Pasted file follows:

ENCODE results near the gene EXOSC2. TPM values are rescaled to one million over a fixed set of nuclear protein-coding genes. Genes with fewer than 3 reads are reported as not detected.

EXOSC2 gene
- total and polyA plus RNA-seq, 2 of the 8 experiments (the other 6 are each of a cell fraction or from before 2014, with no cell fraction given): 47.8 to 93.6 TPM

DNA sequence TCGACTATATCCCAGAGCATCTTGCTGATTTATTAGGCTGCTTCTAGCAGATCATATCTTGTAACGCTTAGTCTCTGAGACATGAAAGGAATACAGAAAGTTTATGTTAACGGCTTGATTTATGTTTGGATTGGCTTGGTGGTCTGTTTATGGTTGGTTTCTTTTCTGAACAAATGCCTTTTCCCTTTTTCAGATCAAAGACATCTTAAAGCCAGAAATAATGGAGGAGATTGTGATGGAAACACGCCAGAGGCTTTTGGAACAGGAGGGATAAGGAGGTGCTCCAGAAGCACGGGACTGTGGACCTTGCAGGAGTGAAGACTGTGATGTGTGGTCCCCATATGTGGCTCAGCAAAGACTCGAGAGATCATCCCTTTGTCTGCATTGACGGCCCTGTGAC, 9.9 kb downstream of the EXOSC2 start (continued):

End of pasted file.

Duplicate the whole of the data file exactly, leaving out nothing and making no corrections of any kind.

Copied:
ENCODE results near the gene EXOSC2. TPM values are rescaled to one million over a fixed set of nuclear protein-coding genes. Genes with fewer than 3 reads are reported as not detected.

EXOSC2 gene
- total and polyA plus RNA-seq, 2 of the 8 experiments (the other 6 are each of a cell fraction or from before 2014, with no cell fraction given): 47.8 to 93.6 TPM

DNA sequence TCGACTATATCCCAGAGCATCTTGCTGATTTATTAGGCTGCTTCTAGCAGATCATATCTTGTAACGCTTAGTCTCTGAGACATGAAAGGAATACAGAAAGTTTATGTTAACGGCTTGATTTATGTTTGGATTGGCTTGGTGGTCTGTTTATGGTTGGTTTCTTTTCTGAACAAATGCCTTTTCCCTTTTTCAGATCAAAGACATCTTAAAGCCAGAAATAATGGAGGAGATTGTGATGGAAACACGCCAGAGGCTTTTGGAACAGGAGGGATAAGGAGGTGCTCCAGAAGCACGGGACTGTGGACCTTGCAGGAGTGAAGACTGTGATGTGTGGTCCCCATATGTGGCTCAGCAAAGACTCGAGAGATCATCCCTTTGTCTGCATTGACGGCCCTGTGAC, 9.9 kb downstream of the EXOSC2 start (continued):